1. ^ a b c d e f van Leeuwen, F. (November 2007), "Validation of the new Hipparcos reduction", Astronomy and Astrophysics, 474 (2): 653–664, arXiv:0708.1752, Bibcode:2007A&A...474..653V, doi:10.1051/0004-6361:20078357, S2CID 18759600.
  2. ^ a b c d e Johnson, H. L.; Morgan, W. W. (1953), "Fundamental stellar photometry for standards of spectral type on the revised system of the Yerkes spectral atlas", Astrophysical Journal, 117: 313–352, Bibcode:1953ApJ...117..313J, doi:10.1086/145697.
  3. ^ Kukarkin, B. V.; et al. (1981), "Nachrichtenblatt der Vereinigung der Sternfreunde e.V. (Catalogue of suspected variable stars)", Nachrichtenblatt der Vereinigung der Sternfreunde, Moscow: Academy of Sciences USSR Shternberg, Bibcode:1981NVS...C......0K.
  4. ^ Evans, D. S. (June 20–24, 1966), "The Revision of the General Catalogue of Radial Velocities", in Batten, Alan Henry; Heard, John Frederick (eds.), Determination of Radial Velocities and their Applications, Proceedings from IAU Symposium no. 30, 30, University of Toronto: International Astronomical Union, p. 57, Bibcode:1967IAUS...30...57E.
  5. ^ a b Holmberg, J.; Nordström, B.; Andersen, J. (July 2009), "The Geneva-Copenhagen survey of the solar neighbourhood. III. Improved distances, ages, and kinematics", Astronomy and Astrophysics Supplement Series, 501 (3): 941–947, arXiv:0811.3982, Bibcode:2009A&A...501..941H, doi:10.1051/0004-6361/200811191, S2CID 118577511. Note: see VizieR catalogue V/130.
  6. ^ a b Takeda, G.; et al. (2007), "Stellar parameters of nearby cool stars. II. Physical properties of ~1000 cool stars from the SPOCS catalog", Astrophysical Journal Supplement Series, 168 (2): 297–318, arXiv:astro-ph/0607235, Bibcode:2007ApJS..168..297T, doi:10.1086/509763, S2CID 18775378 Note: see VizieR catalogue J/ApJS/168/297.
  7. ^ a b c d e Boyajian, Tabetha S.; et al. (February 2012), "Stellar Diameters and Temperatures. I. Main-sequence A, F, and G Stars", The Astrophysical Journal, 746 (1): 101, arXiv:1112.3316, Bibcode:2012ApJ...746..101B, doi:10.1088/0004-637X/746/1/101, S2CID 18993744. See Table 10.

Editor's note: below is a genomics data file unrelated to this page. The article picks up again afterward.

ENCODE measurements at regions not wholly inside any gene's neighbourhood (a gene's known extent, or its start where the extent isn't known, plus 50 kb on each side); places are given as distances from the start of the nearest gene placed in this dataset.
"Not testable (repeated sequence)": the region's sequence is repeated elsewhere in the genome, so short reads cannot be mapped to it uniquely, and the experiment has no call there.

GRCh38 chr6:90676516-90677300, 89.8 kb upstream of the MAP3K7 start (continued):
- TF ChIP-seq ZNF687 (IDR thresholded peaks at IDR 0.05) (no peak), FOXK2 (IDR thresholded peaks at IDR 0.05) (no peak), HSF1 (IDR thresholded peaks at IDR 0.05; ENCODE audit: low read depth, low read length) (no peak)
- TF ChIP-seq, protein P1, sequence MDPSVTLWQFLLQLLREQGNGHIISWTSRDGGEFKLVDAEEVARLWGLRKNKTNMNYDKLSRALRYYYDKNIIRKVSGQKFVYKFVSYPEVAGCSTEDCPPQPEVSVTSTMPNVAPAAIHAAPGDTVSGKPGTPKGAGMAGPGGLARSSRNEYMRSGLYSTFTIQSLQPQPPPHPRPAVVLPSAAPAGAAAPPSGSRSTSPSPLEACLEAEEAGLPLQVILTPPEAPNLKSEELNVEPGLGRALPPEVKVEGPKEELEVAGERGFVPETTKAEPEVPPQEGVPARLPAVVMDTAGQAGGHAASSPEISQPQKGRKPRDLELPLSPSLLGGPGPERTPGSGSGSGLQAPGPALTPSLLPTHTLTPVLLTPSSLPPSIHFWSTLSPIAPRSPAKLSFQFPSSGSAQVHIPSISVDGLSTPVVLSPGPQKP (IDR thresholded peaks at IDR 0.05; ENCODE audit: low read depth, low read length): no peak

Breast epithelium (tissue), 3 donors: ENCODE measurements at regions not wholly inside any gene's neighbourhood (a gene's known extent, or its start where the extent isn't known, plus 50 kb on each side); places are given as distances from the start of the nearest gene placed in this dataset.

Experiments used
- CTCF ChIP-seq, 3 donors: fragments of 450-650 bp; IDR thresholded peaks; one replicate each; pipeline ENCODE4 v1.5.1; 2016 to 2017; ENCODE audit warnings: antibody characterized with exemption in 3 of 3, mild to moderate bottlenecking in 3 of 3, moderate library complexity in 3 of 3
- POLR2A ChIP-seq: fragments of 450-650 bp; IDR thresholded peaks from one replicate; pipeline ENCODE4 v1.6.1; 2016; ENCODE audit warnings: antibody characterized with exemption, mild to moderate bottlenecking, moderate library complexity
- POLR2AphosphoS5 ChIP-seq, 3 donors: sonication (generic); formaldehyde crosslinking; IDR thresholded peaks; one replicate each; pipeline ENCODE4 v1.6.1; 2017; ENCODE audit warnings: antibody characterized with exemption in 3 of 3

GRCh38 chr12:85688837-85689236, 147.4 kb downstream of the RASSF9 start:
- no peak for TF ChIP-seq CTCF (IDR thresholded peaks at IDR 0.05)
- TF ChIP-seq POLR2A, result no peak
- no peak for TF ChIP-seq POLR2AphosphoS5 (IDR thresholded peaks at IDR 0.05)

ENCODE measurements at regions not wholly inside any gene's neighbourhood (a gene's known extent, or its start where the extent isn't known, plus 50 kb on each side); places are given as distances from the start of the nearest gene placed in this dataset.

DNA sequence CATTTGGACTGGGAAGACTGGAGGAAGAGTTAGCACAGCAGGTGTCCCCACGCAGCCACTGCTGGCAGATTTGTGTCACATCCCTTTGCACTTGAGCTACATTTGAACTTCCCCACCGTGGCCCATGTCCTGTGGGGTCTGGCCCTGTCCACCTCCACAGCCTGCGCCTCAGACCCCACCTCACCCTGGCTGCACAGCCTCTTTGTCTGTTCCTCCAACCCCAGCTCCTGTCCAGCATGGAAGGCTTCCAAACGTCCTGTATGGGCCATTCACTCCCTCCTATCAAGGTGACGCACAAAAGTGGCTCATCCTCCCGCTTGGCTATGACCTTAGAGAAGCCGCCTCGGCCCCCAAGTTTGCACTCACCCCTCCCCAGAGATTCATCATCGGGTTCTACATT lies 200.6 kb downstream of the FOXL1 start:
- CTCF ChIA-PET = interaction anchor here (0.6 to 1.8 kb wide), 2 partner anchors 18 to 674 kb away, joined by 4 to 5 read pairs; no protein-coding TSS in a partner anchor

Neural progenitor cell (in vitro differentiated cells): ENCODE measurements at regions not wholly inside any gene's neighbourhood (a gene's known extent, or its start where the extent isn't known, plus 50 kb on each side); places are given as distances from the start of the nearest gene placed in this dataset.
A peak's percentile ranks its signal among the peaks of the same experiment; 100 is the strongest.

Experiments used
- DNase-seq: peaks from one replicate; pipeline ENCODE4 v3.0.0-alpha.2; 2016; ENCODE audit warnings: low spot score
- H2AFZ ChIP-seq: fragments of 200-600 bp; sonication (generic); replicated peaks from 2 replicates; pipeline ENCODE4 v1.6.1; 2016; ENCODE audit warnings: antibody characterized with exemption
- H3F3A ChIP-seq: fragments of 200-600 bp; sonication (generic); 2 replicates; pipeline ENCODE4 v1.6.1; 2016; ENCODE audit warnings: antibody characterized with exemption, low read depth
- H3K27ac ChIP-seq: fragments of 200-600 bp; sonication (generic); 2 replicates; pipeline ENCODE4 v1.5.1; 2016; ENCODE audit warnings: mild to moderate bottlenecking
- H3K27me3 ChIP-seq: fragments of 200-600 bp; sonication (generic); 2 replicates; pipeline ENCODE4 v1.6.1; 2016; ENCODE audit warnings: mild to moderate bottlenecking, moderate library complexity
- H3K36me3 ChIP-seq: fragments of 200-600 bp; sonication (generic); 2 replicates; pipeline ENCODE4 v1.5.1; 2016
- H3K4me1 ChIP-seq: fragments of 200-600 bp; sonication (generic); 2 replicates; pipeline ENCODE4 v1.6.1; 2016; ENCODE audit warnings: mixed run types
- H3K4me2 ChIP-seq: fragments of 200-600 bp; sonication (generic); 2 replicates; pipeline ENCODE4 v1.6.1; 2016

8. ^ a b Kuroczkin, D.; Wiszniewski, A. (1997), "The problem of iron abundance in the SMR stars.", Acta Astronomica, 27: 145–150, Bibcode:1977AcA....27..145K.
  9. ^ Bernacca, P. L.; Perinotto, M. (1970), "A catalogue of stellar rotational velocities", Contributi Osservatorio Astronomico di Padova in Asiago, 239 (1): 1, Bibcode:1970CoAsi.239....1B.
  10. ^ "pi03 Ori". SIMBAD. Centre de données astronomiques de Strasbourg. Retrieved 2011-01-07.
  11. ^ Rumrill, H. B. (June 1936). "Star Name Pronunciation". Publications of the Astronomical Society of the Pacific. San Francisco, California. 48 (283): 139. Bibcode:1936PASP...48..139R. doi:10.1086/124681.
  12. ^ a b "Naming Stars". IAU.org. Retrieved 16 December 2017.
  13. ^ Moore, Patrick; Rees, Robin (2011), Patrick Moore's Data Book of Astronomy (2nd ed.), Cambridge University Press, p. 460, ISBN 978-0521899352
  14. ^ "IAU Working Group on Star Names (WGSN)". Retrieved 22 May 2016.
  15. ^ (in Chinese) 中國星座神話, written by 陳久金. Published by 台灣書房出版有限公司, 2005, ISBN 978-986-7332-25-7.
  16. ^ (in Chinese) 香港太空館 - 研究資源 - 亮星中英對照表 Archived 2008-10-25 at the Wayback Machine, Hong Kong Space Museum. Accessed on line November 23, 2010.
  17. ^ Allen, R. H. (1963) [1899], "Orion", Star Names: Their Lore and Meaning (Dover ed.), New York, NY: Dover Publications Inc, p. 320, ISBN 0-486-21079-0, retrieved 2018-07-28.
  18. ^ Eggleton, P. P.; Tokovinin, A. A. (September 2008), "A catalogue of multiplicity among bright stellar systems", Monthly Notices of the Royal Astronomical Society, 389 (2): 869–879, arXiv:0806.2878, Bibcode:2008MNRAS.389..869E, doi:10.1111/j.1365-2966.2008.13596.x, S2CID 14878976.
  19. ^ Garrison, R. F. (December 1993), "Anchor Points for the MK System of Spectral Classification", Bulletin of the American Astronomical Society, 25: 1319, Bibcode:1993AAS...183.1710G, retrieved 2012-02-04
  20. ^ Wittenmyer, Robert A.; et al. (July 2006), "Detection Limits from the McDonald Observatory Planet Search Program", The Astronomical Journal, 132 (1): 177–188, arXiv:astro-ph/0604171, Bibcode:2006AJ....132..177W, doi:10.1086/504942, S2CID 16755455.